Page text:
Filing 54

MEMORANDUM OPINION re 53 Order on Motion to Approve. Signed by Judge James E. Boasberg on 7/20/17. (lcjeb2)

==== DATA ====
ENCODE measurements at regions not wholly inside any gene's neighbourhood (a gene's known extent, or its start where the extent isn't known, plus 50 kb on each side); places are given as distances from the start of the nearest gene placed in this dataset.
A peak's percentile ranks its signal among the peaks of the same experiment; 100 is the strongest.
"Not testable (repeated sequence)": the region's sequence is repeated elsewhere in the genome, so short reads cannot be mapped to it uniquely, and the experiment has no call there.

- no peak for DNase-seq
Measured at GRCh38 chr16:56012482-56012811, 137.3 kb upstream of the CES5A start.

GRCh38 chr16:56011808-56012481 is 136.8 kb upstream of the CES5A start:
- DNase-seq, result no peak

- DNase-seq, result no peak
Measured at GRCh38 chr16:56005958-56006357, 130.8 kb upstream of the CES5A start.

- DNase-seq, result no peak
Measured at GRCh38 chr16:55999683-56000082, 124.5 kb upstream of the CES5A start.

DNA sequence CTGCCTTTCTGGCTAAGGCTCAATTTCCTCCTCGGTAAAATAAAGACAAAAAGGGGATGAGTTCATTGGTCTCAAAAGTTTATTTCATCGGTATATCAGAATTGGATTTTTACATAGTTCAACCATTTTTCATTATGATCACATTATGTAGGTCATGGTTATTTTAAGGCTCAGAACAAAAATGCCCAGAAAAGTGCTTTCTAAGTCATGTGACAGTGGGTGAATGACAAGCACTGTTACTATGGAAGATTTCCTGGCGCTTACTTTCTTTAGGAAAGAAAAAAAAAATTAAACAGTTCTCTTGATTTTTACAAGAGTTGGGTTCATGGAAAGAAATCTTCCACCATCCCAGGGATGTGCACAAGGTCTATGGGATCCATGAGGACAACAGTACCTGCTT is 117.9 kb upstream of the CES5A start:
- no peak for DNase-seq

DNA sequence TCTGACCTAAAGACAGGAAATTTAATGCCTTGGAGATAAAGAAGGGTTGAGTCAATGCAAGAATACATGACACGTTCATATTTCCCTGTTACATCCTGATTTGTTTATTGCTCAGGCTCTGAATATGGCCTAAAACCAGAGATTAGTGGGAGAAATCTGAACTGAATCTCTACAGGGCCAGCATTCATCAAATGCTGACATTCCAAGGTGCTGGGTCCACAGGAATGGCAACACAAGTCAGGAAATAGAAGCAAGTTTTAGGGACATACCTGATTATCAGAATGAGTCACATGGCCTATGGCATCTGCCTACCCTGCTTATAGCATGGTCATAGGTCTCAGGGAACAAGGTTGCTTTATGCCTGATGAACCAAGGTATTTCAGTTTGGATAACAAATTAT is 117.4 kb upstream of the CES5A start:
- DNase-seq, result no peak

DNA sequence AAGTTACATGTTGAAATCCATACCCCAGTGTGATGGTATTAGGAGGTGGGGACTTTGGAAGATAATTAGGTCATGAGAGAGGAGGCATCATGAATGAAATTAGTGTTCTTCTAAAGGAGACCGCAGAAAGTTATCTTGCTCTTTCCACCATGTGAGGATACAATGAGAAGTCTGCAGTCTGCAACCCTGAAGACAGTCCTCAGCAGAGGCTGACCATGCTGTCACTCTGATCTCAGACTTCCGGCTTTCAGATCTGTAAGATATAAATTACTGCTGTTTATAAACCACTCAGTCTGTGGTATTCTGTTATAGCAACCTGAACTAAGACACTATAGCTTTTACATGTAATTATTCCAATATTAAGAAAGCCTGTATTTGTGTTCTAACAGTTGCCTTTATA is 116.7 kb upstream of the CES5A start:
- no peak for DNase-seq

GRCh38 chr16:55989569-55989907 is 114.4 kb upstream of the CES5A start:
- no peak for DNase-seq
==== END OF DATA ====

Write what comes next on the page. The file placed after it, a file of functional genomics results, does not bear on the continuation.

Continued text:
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UNITED STATES DISTRICT COURT FOR THE DISTRICT OF COLUMBIA SECURITIES AND EXCHANGE COMMISSION, Plaintiff, v. Civil Action No. 12-1862 (JEB) J.P. MORGAN SECURITIES LLC, et al., Defendants. MEMORANDUM OPINION When the Securities and Exchange Commission devises a settlement-distribution plan, a court does not consult a looking glass and ask whether it is the fairest of them all. The only question is whether such a plan is sufficiently fair and reasonable, given that investor compensation is secondary to punishment of the wrongdoer. This SEC action arises out of misrepresentations that Defendants J.P. Morgan Securities LLC and related entities made as to the soundness of residential-mortgage-backed-securities (RMBS) offerings. Over the years, misled investors lost hundreds of millions of dollars. The Commission subsequently settled with J.P. Morgan for roughly $75 million and established a Fair Fund to store those assets, preparing eventually to remunerate the victims. An initial distribution plan, however, faced objections from several outside entities, and the Court agreed in part with those dissenters, finding that the SEC had not yet complied with the Judgment’s requirement to consult first with the Internal Revenue Service regarding certain tax consequences. The SEC now tries again. It has since obtained J.P. Morgan’s consent to remove the IRSconsultation prerequisite from a Modified Judgment, which the Court has entered. The present 1 Motion proposes a distribution plan that is slightly reformulated as well. Despite renewed objections, the Court will approve as fair and reasonable that present plan to reimburse initial investors on a pro rata basis. I. Background Although a full recap appears in the Court’s prior Opinion, see SEC v. J.P. Morgan Securities LLC, 2017 WL 44209 (D.D.C. Jan. 4, 2017), it will briefly summarize the facts relevant to the current Motion. In doing so, it omits a review of the already-resolved portion of this suit against firms related to Defendant Bear Stearns Companies, LLC. In October 2006, J.P. Morgan purchased around 10,000 subprime residential-mortgage loans from WMC Mortgage Corporation, a mortgage originator. Id. at *1. Defendants then packaged those loans into an investment vehicle known as the WMC4 Trust. Id. The Trust’s ownership interests were arranged into a hierarchy of tranches, ordered by seniority. Id. at *2. To parse it more finely, the securities included two parallel, multi-tranche Groups of Senior Certificates and then subordinate Mezzanine Certificates. See ECF No. 45 (Declaration of Dr. Eugene P. Canjels), ¶ 11. Individuals could invest at their preferred level, depending on their appetite for risk. J.P. Morgan, 2017 WL 44209, at *2. While more junior securities carried a higher monthly rate of return (from homeowners’ monthly mortgage payments), investors were generally paid in order of seniority, meaning that in austere times some junior certificate holders might receive nothing at all. Id. This setup is sometimes known colloquially as a “waterfall” distribution, though the Court’s prior Opinion observed that it was more akin to a “champagne tower,” as bottom investors had to wait for top-tier glasses to be filled before receiving any bubbly themselves. Id.; see Canjels Decl., ¶¶ 10-13. 2 In setting up the Trust, J.P. Morgan disclosed information via a December 2006 Prospectus Supplement. See ECF No. 49-3 (Declaration of Benjamin Levi), Exh. B (December 15, 2006, Prospectus Supplement). The Supplement stated that no loan was 60 or more days delinquent and that only 4 loans (.04% of loans) were 30 or more days behind, id. at 18, but in actuality, J.P. Morgan had data indicating that those 4 were 60 days late and 623 more were 30 days past due (totaling 7.1% of loans). J.P. Morgan, 2017 WL 44209, at *2; see Compl., ¶ 91. Defendants nevertheless began selling shares in December 2006, grossing roughly $1.8 billion and earning an underwriting fee of almost $2.8 million. J.P. Morgan, 2017 WL 44209, at *2. Fast forward a few years to 2012. Thanks to widespread homeowner defaults during the financial crisis, the Trust had written down the value of all Mezzanine Certificates — some $300 million — to zero. See ECF No. 45-7 (July 26, 2010, Investor Report). Senior investors had taken hits as well, though to varying degrees. See Canjels Decl., ¶¶ 19-21; ECF No. 51 (Supplemental Declaration of Dr. Eugene P. Canjels), ¶ 7 (noting senior losses of $131 million). On November 16, 2012, the SEC brought this Securities Act action against J.P. Morgan for its non-disclosures, and Defendants consented to turning over $74.5 million in disgorgement, prejudgment interest, and civil penalties. See ECF No. 1-3 (Proposed Judgment). The consent Judgment — entered January 2013, see ECF No. 3 — mandated that if the SEC proposed compensating investors, it would “use reasonable efforts to confirm with the Internal Revenue Service” the possible tax consequences of distributing funds through the Trust’s waterfall structure. J.P. Morgan, 2017 WL 44209, at *3. In March 2014, the Court approved a Fair Fund to hold the forfeited sums, in anticipation of a coming plan. See ECF No. 11 (Fair Fund Order). Over two years passed before the SEC proposed a Plan. See ECF No. 12-3 (Distribution Plan). Under the Plan, “Eligible Claimants” were persons who had purchased more than $250 in 3 securities prior to the first Investor Report on January 25, 2007, which disclosed some of the concealed delinquencies. J.P. Morgan, 2017 WL 44209, at *4 (citing Plan, ¶¶ 15, 17-18); Canjels Decl., Exh. 5 (January 25, 2007, Investor Report). For those investors, proceeds would be paid not by seniority but pro rata — that is, proportional to their total investment. J.P. Morgan, 2017 WL 44209, at *4 (citing Plan, ¶¶ 55-57). Certain investors who preferred the waterfall distribution objected, and the Court rejected the Plan. It held that, though the SEC had some flexibility as to the distribution method, it had not yet satisfied the Judgment’s IRS-consultation requirement. Id. at *6. The Opinion also noted that the Plan seemed to confer a windfall on initial investors who sold before the issuance of the January 2007 Investor Report. Id. at *7. The Court did not, however, opine on whether the Plan was sufficiently fair and reasonable. Id. The SEC soon offered a workaround. After considering the delay necessary to obtain an IRS letter ruling (six to twelve months), it sought to amend the Judgment to remove that consultation prerequisite. See ECF No. 43 (Motion to Modify), ¶ 6. J.P. Morgan expressed that it held no opposition to the changes. Id., ¶ 18. The Court then entered a Modified Judgment without the IRS provision in April 2017. Id.; ECF No. 47 (Modified Judgment). The SEC now seeks approval of a revised pro rata distribution plan, which is the same as the original but for two tweaks. See Mot., Exh. 1 (Amended Distribution Plan), ¶ 37. First, the Plan no longer compensates initial investors who had already sold their tickets before the January 2007 Investor Report. Id., ¶ 60(a). Second, it introduces a recovery cap so that claimants cannot recoup more money than they actually lost on their securities. Id., ¶ 60(b)-(c). All told, those investors are set to recover a few pennies on the dollar. See Canjels Suppl. Decl., Exh. 2 (Comparison Table of SEC’s & Objector’s Distribution Plans). 4 One of the previous Objectors — CXA-13 Corporation — renews its opposition. II. Legal Standard In securities-law actions, the SEC has traditionally been able to pursue disgorgement and civil penalties as remedies against wrongdoers. See Official Comm. of Unsecured Creditors of WorldCom, Inc. v. SEC, 467 F.3d 73, 81-82 (2d Cir. 2006) (Sotomayor, J.) (surveying history). The Sarbanes–Oxley Act of 2002, Pub. L. No. 107-204, in turn, “establishe[s] the ability of courts to create Fair Funds for monies from disgorgement and civil penalties” so that those sums can “be distributed to investors.” Cont’l Cas. Co. v. Duckson, 826 F. Supp. 2d 1086, 1097-98 (N.D. Ill. 2011); see 15 U.S.C. § 7246(a). Despite the availability of a Fair Fund as an option, “the primary purpose of the distribution” still is not “compensation of victims” but rather remains “‘punishment of the individual violator and deterrence of future violations.’” WorldCom, 467 F.3d at 81, 83 (quoting SEC v. Coates, 137 F. Supp. 2d 413, 428 (S.D.N.Y. 2001)); see Kokesh v. SEC, 137 S. Ct. 1635, 1644 (2017); H.R. Rep. No. 101-616 (1990). A court examines a proposed distribution structure with this baseline understanding that investor compensation is only a “secondary goal.” WorldCom, 467 F.3d at 81 (quoting SEC v. Fischbach Corp., 133 F.3d 170, 174 (2d Cir. 1997)). “Some disgorged funds [may be] paid to victims; other funds [may be] dispersed to the United States Treasury.” Kokesh, 137 S. Ct. at 1644. Courts may thus, within their discretion, approve a plan so long as it “proposes a fair and reasonable allocation of recovered funds to investors.” SEC v. E-Smart Techs., Inc., 139 F. Supp. 3d 170, 193 (D.D.C. 2015) (emphasis added); see WorldCom, 467 F.3d at 85. Some investors will invariably be excluded. The SEC may “engage in the ‘kind of linedrawing [that] inevitably leaves out some potential claimants.’” WorldCom, 467 F.3d at 83 (quoting SEC v. Wang, 944 F.2d 80, 88 (2d Cir. 1991)); see SEC v. CR Intrinsic Investors, LLC, 5 164 F. Supp. 3d 433, 435 (S.D.N.Y. 2016) (“[N]early every plan to distribute funds obtained in an [SEC] enforcement action requires choices to be made regarding the allocation of funds between and among potential claimants within the parameters of the amounts recovered.”). In short, “it is ‘within the court’s discretion to determine how and to whom the money will be distributed.’” Kokesh, 137 S. Ct. at 1644 (quoting Fischbach, 133 F.3d at 175). “[U]nless the consent decree specifically provides otherwise[,] once the district court satisfies itself that the distribution of proceeds in a proposed SEC [distribution] plan is fair and reasonable, its review is at an end.” Wang, 944 F.2d at 85 ; see SEC v. Levine, 881 F.2d 1165, 1181 (2d Cir. 1989) (“Once the judgment consented to has been entered as the judgment of the court, the court is by and large required to honor the terms agreed to by the defendant.”). III. Analysis The SEC’s Amended Plan is to distribute the Fair Fund proceeds pro rata to initial WMC4 Trust investors. From its perspective, J.P. Morgan’s “misrepresentations and omissions at the time of offering[] in the . . . prospectus supplement” prevented individuals from making educated investment decisions. See Mot. at 8. As the non-disclosures ostensibly affected all initial purchasers, the SEC believes that proportional distribution is fair and reasonable. Id. CXA voices several objections this time around. First, pro rata distribution ignores the waterfall prioritization that is “fundamental to the structure, value and risk of the Certificates.” Obj. at 8. Second, its temporal limit on Eligible Claimants is arbitrary. Id. Third, the recovery cap is flawed. The Court separately addresses each. A. Payment Priority The Objector first argues that the pro rata Plan “ignores the fundamental bargain that lies at the heart of this trust” — namely, that Senior Certificates are paid before Mezzanine 6 Certificates. Id. at 13. Who is paid first certainly does matter: While the SEC has recouped $75 million, Senior Certificates have presently lost around $250 million, and the $300 million value of Mezzanine Certificates has been entirely wiped out. See ECF No. 49-1 (Declaration of Aleck Zhou), ¶ 7; July 2010 Investor Report. The Objector contends that because junior investors already “are compensated for the risk of not being paid” — via a higher rate of return — they should be paid last. See Obj. at 14. It thus proposes that any distribution should be made “first to Senior Certificateholders” and then to Mezzanine ones “[i]f any funds remain.” Id. at 22. Given the numbers involved, the proposal would likely cut junior members out of the recovery pool completely. See Canjels Suppl. Decl., Exh. 1 (Table of Objector’s Distribution). To start, courts need not strictly adhere to the underlying investments’ priority structures. There is “no indication in the Fair Fund provision” that the SEC must abide by the underlying “claim priorities when developing a distribution plan.” WorldCom, 467 F.3d at 84-85 (rejecting objection that “bondholders” had priority over “shareholders”); see SEC v. Cobalt Multifamily Inv’r I, LLC, No. 06-2360, 2009 WL 1808980, at *4 (S.D.N.Y. June 24, 2009) (similar). Courts do not need to endorse investor attempts “to assert a superior claim to the . . . res so that they can recoup their entire investment.” SEC v. Byers, 637 F. Supp. 2d 166, 176 (S.D.N.Y. 2009). The Objector argues, however, that bifurcating the Senior and Mezzanine tranches rests on real differences between the classes’ risk appetites and payment expectations. The logic here is fuzzy. First, not all junior investors were more prepared for the possibility that their securities would not pan out. Indeed, the highest Mezzanine tranche carried a similar interest rate to two lower Senior ones. See Prospectus Supplement at 93-94 (showing .23% and .21% for A-1B and A-5 Senior Certificates, respectively, and .22% for M-1 Mezzanine Certificate). Second, even if payment order should strictly reflect ex ante risk allocation, then the solution would not be to 7 first pay all senior investors pro rata, as the Objector proposes. See Obj. at 22. Senior Certificates are split into two parallel Groups of tranches. See Canjels Decl., tbl.1. By CXA’s own reasoning that those who risked more should be rewarded last, however, only the top-most tranche of each of those two Groups should receive any money. Id., Exh. 4 (Table of SEC’s Pro Rata Distribution) (showing how A-1A and A-2 tranches, atop Groups 1 and 2 respectively, have unallocated losses totaling over $80 million). A more fundamental economic point follows. The Objector’s ex ante risk-allocation analysis ignores that this is an action about securities fraud that undermined aspects of the initial bargain. See Byers, 637 F. Supp. 2d at 176 (rejecting prioritization by “level of risk” in fraud case). While Mezzanine investors were promised a higher rate to balance out the odds of nonpayment, it does not follow that the Trust’s tiered structure also reflected the possibility that J.P. Morgan was distorting the overall risk differently between Senior and Mezzanine Certificates. See SEC v. Enter. Tr. Co., No. 08-1260, 2008 WL 4534154, at *2 (N.D. Ill. Oct. 7, 2008) (approving layered distribution plan only where there were different risks “explicitly assumed”). Put another way, junior tranches received higher potential monthly returns to reflect their susceptibility to usual market forces such as GDP declines, unemployment spikes, and stockmarket crashes, not some comparatively greater vulnerability to fraud in the seller’s initial offering documents. See Canjels Suppl. Decl., ¶ 36; id., Exh. 8 (S&P Ratings Definitions) at 14. CXA presents no evidence that Mezzanine rates of return were specifically structured to compensate for potential non-disclosures. Cf. James J. Park, Shareholder Compensation as Dividend, 108 Mich. L. Rev. 323, 341 (2009) (noting investors, in theory, could ask “to pay less for the share of any company because of the possibility of fraud”). 8 Even if the Objector’s alternative makes some sense, the Amended Plan’s proportional scheme is still a fair and reasonable one. “Courts have favored pro rata distribution of assets where, as here [with J.P. Morgan], the funds of the defrauded victims were commingled and where victims were similarly situated with respect to their relationship to the defrauders.” SEC v. Credit Bancorp, Ltd., 290 F.3d 80, 88-89 (2d Cir. 2002). As to that second prong, courts ask whether investors “were similarly situated in relationship to the fraud, in relationship to the losses, in relationship to the fraudsters, and in relationship to the nature of their investments.” CFTC v. Walsh, 712 F.3d 735, 750 (2d Cir. 2013). The Court has discussed already how the differentiated nature of the Certificate tranches is less significant a consideration in this case, and so it focuses its analysis on the other factors. See id. at 748 (affirming district court that reasoned, “[W]hat defines the scheme [is] not the nature of the investments.”). Significant here is that each initial investor, regardless of seniority, bore a similar relationship to J.P. Morgan and its conduct. Defendants misstated the soundness of the Trust’s mortgages, caused individuals to adopt a greater risk than they bargained for, and made their non-disclosures “uniform[ly]” across all investors. Id. at 750. To reprise the “champagne tower” analogy, it would be as if J.P. Morgan had advertised champagne of the French varietal when its bottle held only sparkling wine; regardless of placement in the tower, all flute holders would be let down. It suffices here that the SEC is broadly recompensing the audience of the deceit. See In re Reserve Fund Sec. & Derivative Litig., 673 F. Supp. 2d 182, 197 (S.D.N.Y. 2009) (noting it is “difficult, if not impossible,” to parse out those actually swayed by misstatements). One last offshoot tendril from the main grapevine needs pruning. CXA contends that the “undisclosed delinquencies had no real impact on the Mezzanine Certificates,” as a few hundred performing loans would not have rescued the junior echelons from the impending financial crisis 9 regardless. See Obj. at 14; see July 2010 Investor Report at 2. In an enforcement suit, however, “the SEC need not prove actual harm” (and does not seek to do so here). SEC v. Familant, 910 F. Supp. 2d 83, 92 (D.D.C. 2012) (quoting Graham v. SEC, 222 F.3d 994, 1001 n.15 (D.C. Cir. 2000)). The Commission instead rightfully focuses on those persons deciding to invest in the first place. See Pommer v. Medtest Corp., 961 F.2d 620, 623 (7th Cir. 1992) (holding that while good or bad “fortune may affect damages, . . . it does not make the falsehood any the less material”). Here, as Defendants’ conduct affected all initial purchasing decisions, pro rata disbursement is a fair and reasonable way to proceed. B. Eligible Claimants CXA next objects that the Commission’s definition of Eligible Claimants is arbitrary. See Obj. at 8. The SEC’s Plan limits recovery to investors who purchased certificates before January 25, 2007 — the date of the first Investor Report — and then held onto those securities at least through that date. See Amended Plan, ¶¶ 17-18, 60(a). The Objector alleges, however, that J.P. Morgan’s “misrepresentations did not come to light until the Commission filed its complaint in this case on November 16, 2012,” and opposes “[u]sing any date prior.” Obj. at 12, 18. Determining a cutoff date is quintessential “line-drawing” appropriately left to the discretion of the Commission. Wang, 944 F.2d at 88. While the Objector is correct that investors did not understand the full extent of J.P. Morgan’s non-disclosures in January 2007, those initial misrepresentations surely had less and less effect on individuals’ investment decisions as the first months went by. By November 2012, it would have been downright foolish for any person to look to the original Prospectus Supplement for substantial guidance. A timeline underscores this. To recap, in December 2006, the Prospectus Supplement incorrectly disclosed that only 4 mortgages (.04% of the pool) were 30 or more days late when in 10 fact 4 loans were 60 days past due and 623 were 30 days late (bringing total delinquencies to 7.1%). J.P. Morgan, 2017 WL 44209, at *2. The initial monthly Investor Report of January 25, 2007, first cast doubt on this rosy scenario. It disclosed that, of the Trust’s two loan bundles, 93 Group 1 and 253 Group 2 loans were 30 days late, resulting in respective delinquency rates of 2.94% and 4.64%. See January 2007 Investor Report at 8; Zhou Decl., Exh. A (Table of Monthly Delinquency Rates) at 2 (giving numbers of 3.16% and 4.67%). The market internalized this within weeks, as even before the next monthly report, the bottom-most Mezzanine shares had lost around 17% of their value. See Canjels Suppl. Decl., Exh. 7 (M-9 Certificate Prices). Armed with more data, investors entering the fray after January 25, 2007, would have realized that the Trust was not the squeaky-clean RMBS vehicle advertised in the Prospectus Supplement, but would have instead understood that it had nearly 350 delinquencies. By February 26, 2007, reported delinquency rates had nearly doubled to 4.51% for Group 1 and 8.09% for Group 2. See Table of Delinquency Rates at 2. The Court’s back-of-theenvelope arithmetic reveals that those percentages would bring the number of late loans to around 680. See January 2007 Investor Report at 8 (calculated by comparing January 2007 ratios). Following that February report, the most junior tranche lost some 20% of its value. See M-9 Certificate Prices. And while March 2007’s delinquencies diminished slightly (to 3.77% and 7.06%), this mild reprieve did not slow the bleeding. Id.; see Table of Delinquency Rates (showing M-9 tranche lost nearly 25% by end of March); Zhou Decl., ¶ 8 (showing all but two Mezzanine classes losing several percentage points). Surely at that point it would have been pure fantasy for a person to invest thinking that the Trust held only four delinquent loans. With the financial crisis in full swing, some senior investors stopped receiving payments on loan principal in November 2007. See Canjels Decl., ¶¶ 18-19. In July 2010, junior shares 11 were reduced to zero. By November 2012, 38% of the original balance (some $131 million) was gone, and of the remaining loans nearly half were delinquent. See Canjels Suppl. Decl., ¶¶ 5-6. Considering how events unfolded, the Objector’s insistence of November 16, 2012, as the only reasonable cutoff date misses the mark by several years. By that time, a bevy of more recent market data had supplanted the Prospectus Supplement, which was then almost six years old. See Lord Abbett Mun. Income Fund, Inc. v. Asami, No. 12-3694, 2014 WL 3417941, at *11 (N.D. Cal. July 11, 2014) (holding “superseding information” from two later reports made 2007 offering memorandum “stale as a matter of law by 2010”); Grynberg v. BP, P.L.C., No. 066494, 2011 WL 1161540, at *11 (S.D.N.Y. Mar. 30, 2011) (“[I]t does not stand to reason that [a company] would invest billions of dollars on the basis of six-year old information in its files.”). Granted, there may have been no single watershed event in the interim. But it is reasonable for the SEC to think that the January 2007 Investor Report’s exposing of nearly 350 delinquent loans sounded the alarm that the front-end numbers were not reliable. Or it might be the case, instead, that the wakeup call occurred in February 2007, when investors learned that roughly 680 were past due. See Table of Delinquency Rates at 2. All said, arguments can be lodged in favor of any sufficiently early date. Solomonic line-drawing based on financial data, however, is a matter within the Commission’s “area of expertise.” WorldCom, 467 F.3d at 83; see Wang, 944 F.2d at 88. The SEC has applied its know-how by deducing that — because loan “information quickly becomes stale as more current information becomes available in subsequent Investor Reports” — a January 2007 date is sensible. The Court agrees. Even if later investors are somewhat harmed, moreover, the SEC is allowed to focus on “the most grievously injured claimants” at the expense of those “other investors.” WorldCom, 467 F.3d at 84 (quotation omitted). Limits are inevitable because the government did not recoup 12 some endless wellspring of funds. Id. (“When funds are limited, hard choices must be made.”) (quotation omitted). The Commission here faced “a choice between either expanding the class” (beyond January) — thus lowering individual recovery — or “narrow[ing] the definition” (to January). Wang, 944 F.2d at 87. It soundly chose the latter. Because the earliest investors were those who made decisions based to a greater extent on the Prospectus Supplement and not some later Report, the compensation of those most directly affected is fair and reasonable. The Objector’s final contention also gains no yardage. CXA makes much of three other RMBS trusts’ performance in the late 2000s to show that “the delinquency rates in the WMC4 January 2007 Investor Report did not reflect any aberration or unusual circumstances.” Obj. at 10. First off, the point is not to measure when precisely the full details of Defendants’ conduct was revealed, but to ascertain a reasonable point in time when non-disclosures had significantly less effect on new investment decisions. Second, in an economy where trillions of dollars of residential loans have been securitized, picking out three other trusts — without explaining how they were selected — is hardly probative. See Adam J. Levitin & Tara Twomey, Mortgage Servicing, 28 Yale J. on Reg. 1, 17 (2011) (showing RMBS market). Third, the SEC shows compellingly that the three other trusts were riskier due to higher interest rates and loan-to-value ratios on shorter-term loans, making their faults less notable to investors than this Trust’s decline. See Canjels Suppl. Decl., ¶¶ 22-29. In sum, the Court finds that the January 25, 2007, date is fair and reasonable. C. Recovery Cap The Objector briefly raises two final points as to the recovery cap. To explain, some groups of early investors — for instance, those lucky ones who sold before the financial crisis or other who hold the most senior securities — might not have lost much on their Trust investments 13 at all. See Comparison Table. The SEC seeks to prevent a windfall to these individuals by limiting recoupment to the actual losses on their certificates. See Amended Plan, ¶¶ 60(b)-(c). Neither of the two issues with this cap detains the Court long. First, CXA argues that the SEC will not be able to determine the prices of (and, hence, losses on) Trust securities, which are not exchange traded. See Obj. at 19-20. As the Commission explains, however, it uses the same common pricing provider that the Objector relies on. See Reply at 16 n.14 (referencing Zhou Decl., ¶ 8). Second, as to the narrower subset of still-invested individuals, CXA instead proposes capping recovery at the present amount of losses as opposed to present and expected future losses in income. See Obj. at 15 & n.13. On this score, the SEC’s inclusion of expected losses is sensible; with the underlying mortgages in such disrepair and only a fraction of loan payments trickling in, it is virtually assured that current certificate holders will miss out on future monthly payments. See Canjels Suppl. Decl., ¶ 4 (noting foreclosures and bankruptcies “virtually guarantee[] . . . additional losses”); Zhou Decl., ¶¶ 6-7 (describing increase in losses from 2012 to present, even years after financial crisis). * * * In sum, the Court rejects CXA’s objections to the Amended Plan’s pro rata payment priority, restriction to initial investors, and recovery cap and finds it to be fair and reasonable. IV. Conclusion For these reasons, the Court will grant the SEC’s Motion and approve its Amended Plan. A separate Order so stating will issue this day. /s/ James E. Boasberg JAMES E. BOASBERG United States District Judge Date: July 20, 2017 14